Warranties may enhance the resale value of your construction equipment.
Equipment that has been well-maintained and covered by a warranty for the duration of its service life has a higher overall resale value. It's a sure sign that the equipment was thoroughly serviced and that factory-trained specialists dealt with any concerns. When putting equipment up for sale on the used market, transferable coverage is an appealing selling factor.
Transferable warranties are available from some manufacturers. When you buy a machine with a transferable warranty, the warranty coverage passes to the new owner if you sell it during the warranty period. As a result, the market value of your machine increases.
OEM warranty payout limitations are uncommon.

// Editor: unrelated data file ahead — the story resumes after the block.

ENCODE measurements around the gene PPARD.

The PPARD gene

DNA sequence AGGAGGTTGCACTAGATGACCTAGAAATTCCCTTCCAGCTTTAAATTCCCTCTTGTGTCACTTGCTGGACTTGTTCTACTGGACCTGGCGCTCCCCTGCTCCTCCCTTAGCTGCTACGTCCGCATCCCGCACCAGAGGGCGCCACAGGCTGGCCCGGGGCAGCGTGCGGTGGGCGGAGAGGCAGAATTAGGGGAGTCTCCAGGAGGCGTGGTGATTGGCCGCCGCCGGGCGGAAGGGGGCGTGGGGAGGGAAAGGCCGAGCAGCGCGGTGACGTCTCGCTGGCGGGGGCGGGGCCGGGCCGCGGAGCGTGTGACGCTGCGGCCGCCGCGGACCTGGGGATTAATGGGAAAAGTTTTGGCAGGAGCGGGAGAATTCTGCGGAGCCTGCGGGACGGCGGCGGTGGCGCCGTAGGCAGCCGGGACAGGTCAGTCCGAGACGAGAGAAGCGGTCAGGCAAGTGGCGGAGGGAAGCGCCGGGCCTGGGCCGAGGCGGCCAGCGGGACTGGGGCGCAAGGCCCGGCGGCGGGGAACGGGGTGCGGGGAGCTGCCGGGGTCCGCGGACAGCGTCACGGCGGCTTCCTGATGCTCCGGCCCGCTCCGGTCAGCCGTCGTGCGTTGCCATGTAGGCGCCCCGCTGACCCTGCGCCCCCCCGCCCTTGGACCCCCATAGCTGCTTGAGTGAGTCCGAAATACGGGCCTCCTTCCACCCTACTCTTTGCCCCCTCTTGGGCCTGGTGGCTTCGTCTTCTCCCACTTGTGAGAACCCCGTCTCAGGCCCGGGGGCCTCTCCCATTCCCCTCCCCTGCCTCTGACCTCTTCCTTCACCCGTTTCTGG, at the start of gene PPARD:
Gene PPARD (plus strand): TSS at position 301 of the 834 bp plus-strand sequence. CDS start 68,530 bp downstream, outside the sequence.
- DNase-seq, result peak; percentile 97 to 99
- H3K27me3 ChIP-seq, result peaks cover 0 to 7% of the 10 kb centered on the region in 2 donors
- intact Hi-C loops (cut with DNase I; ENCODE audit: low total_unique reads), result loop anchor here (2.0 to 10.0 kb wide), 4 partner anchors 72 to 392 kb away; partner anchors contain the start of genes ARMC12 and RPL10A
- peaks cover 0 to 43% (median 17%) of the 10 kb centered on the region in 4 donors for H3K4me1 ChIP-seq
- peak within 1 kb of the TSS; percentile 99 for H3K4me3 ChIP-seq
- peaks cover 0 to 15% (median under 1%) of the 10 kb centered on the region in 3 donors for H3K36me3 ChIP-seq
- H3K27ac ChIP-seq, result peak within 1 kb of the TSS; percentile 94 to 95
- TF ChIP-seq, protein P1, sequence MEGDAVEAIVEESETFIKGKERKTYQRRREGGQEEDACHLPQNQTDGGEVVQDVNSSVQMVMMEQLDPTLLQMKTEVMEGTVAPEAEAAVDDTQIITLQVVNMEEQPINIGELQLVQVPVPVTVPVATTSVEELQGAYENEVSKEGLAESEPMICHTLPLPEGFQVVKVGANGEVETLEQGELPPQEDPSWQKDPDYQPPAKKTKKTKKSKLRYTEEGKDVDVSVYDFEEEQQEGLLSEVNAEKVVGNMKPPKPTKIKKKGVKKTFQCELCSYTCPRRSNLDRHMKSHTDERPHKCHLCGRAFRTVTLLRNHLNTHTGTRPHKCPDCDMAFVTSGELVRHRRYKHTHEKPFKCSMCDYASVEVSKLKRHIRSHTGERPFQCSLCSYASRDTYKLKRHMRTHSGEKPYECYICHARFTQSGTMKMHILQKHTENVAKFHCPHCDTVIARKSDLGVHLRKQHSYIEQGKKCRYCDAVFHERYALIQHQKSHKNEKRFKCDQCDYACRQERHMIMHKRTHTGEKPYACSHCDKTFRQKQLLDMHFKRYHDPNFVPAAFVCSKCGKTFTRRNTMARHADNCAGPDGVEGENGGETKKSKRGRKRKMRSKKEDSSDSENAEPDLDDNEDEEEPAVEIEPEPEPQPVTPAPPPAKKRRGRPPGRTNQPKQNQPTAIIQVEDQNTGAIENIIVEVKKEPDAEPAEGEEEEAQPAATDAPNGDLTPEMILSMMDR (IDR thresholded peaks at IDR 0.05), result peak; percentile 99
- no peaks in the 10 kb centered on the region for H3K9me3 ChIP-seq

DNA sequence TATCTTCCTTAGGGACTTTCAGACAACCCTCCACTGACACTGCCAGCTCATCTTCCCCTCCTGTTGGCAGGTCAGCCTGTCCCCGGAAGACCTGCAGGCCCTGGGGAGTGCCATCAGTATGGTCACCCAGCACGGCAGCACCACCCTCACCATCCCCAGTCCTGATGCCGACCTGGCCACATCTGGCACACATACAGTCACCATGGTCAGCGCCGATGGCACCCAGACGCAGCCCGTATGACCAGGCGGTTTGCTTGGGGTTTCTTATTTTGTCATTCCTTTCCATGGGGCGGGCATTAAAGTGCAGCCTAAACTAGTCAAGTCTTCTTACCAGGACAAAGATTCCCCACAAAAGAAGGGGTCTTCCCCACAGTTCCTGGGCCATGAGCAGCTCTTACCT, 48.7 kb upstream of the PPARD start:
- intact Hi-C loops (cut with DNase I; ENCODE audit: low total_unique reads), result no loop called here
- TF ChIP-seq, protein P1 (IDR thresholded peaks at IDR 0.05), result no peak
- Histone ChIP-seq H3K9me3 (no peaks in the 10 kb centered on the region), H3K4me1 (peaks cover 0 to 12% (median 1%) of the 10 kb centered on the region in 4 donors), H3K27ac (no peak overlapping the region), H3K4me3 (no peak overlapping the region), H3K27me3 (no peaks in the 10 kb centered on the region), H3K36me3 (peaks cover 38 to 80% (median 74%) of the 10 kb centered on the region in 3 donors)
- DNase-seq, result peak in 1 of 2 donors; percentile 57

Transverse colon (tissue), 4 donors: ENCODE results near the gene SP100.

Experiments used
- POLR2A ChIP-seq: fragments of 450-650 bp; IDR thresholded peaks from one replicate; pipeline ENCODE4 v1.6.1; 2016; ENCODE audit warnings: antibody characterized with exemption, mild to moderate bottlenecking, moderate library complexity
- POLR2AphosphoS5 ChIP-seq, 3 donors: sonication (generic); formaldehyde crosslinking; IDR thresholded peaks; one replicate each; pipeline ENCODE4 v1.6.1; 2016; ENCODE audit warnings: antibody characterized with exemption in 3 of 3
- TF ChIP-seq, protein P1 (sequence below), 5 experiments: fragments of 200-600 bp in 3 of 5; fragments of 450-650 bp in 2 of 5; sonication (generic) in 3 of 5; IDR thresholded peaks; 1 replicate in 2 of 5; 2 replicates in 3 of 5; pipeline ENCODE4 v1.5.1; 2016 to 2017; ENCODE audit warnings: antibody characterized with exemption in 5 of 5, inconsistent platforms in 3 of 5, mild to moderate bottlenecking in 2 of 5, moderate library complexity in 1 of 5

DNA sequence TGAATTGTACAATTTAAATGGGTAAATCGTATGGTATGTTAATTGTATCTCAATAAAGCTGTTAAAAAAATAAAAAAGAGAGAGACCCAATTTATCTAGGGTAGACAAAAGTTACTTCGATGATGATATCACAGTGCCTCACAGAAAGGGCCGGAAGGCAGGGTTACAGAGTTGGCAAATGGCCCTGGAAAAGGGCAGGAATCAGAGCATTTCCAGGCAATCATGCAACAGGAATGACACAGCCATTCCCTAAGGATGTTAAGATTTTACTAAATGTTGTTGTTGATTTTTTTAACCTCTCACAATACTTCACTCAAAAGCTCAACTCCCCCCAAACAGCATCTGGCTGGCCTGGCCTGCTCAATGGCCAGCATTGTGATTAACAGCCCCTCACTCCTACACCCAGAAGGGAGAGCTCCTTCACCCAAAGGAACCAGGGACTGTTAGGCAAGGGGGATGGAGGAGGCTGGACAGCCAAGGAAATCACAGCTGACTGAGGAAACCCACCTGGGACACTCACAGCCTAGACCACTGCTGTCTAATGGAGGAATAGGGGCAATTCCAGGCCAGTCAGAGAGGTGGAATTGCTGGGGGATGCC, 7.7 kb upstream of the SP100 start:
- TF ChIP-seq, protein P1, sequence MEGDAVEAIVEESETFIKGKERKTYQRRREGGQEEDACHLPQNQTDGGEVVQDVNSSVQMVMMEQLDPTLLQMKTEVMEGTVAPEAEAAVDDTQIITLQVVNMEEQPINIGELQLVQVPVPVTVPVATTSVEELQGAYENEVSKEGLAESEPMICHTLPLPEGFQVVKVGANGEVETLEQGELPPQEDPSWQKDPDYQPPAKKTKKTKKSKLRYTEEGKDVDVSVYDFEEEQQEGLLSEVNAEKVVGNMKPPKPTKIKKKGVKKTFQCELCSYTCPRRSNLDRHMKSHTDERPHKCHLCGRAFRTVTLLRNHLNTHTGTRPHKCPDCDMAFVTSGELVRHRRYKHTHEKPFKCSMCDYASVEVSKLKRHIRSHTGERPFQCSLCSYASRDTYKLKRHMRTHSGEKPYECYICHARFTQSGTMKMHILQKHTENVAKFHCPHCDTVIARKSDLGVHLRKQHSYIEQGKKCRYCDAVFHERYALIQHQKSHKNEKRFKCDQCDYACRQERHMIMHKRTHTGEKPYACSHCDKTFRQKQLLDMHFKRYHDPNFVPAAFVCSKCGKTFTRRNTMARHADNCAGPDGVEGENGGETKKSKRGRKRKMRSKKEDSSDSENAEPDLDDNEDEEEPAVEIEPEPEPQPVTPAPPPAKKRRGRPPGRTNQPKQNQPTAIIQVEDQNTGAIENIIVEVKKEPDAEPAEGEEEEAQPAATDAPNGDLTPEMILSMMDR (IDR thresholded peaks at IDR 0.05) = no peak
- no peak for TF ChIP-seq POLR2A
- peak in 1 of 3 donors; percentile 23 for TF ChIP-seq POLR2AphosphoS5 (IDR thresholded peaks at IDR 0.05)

If you are tempted to buy an extended warranty from a third-party company rather than from the equipment's manufacturer, check to see if the third-party offering has a payout cap before proceeding. If there is a payout cap, the third-party warranty company will depreciate your machine’s value and cap the amount they will pay for repairs at the depreciated value. You would have to pay for some repairs out of your cash reserves rather than relying on the warranty to cover it. However, payout caps are uncommon with OEM warranties for construction equipment.
Your equipment will be back up and running quickly when something goes wrong.
When critical heavy equipment breaks down, productivity on the job site suffers. A warranty allows you to return to work faster and save money; by reducing downtime, you won't have to worry about allocating funds to pay for repairs because you'll go right to the dealer for the quick servicing and assistance you need. Heavy equipment coverage may include the expense of replacement equipment while yours is out of action in some instances.
You will receive high-quality parts and services.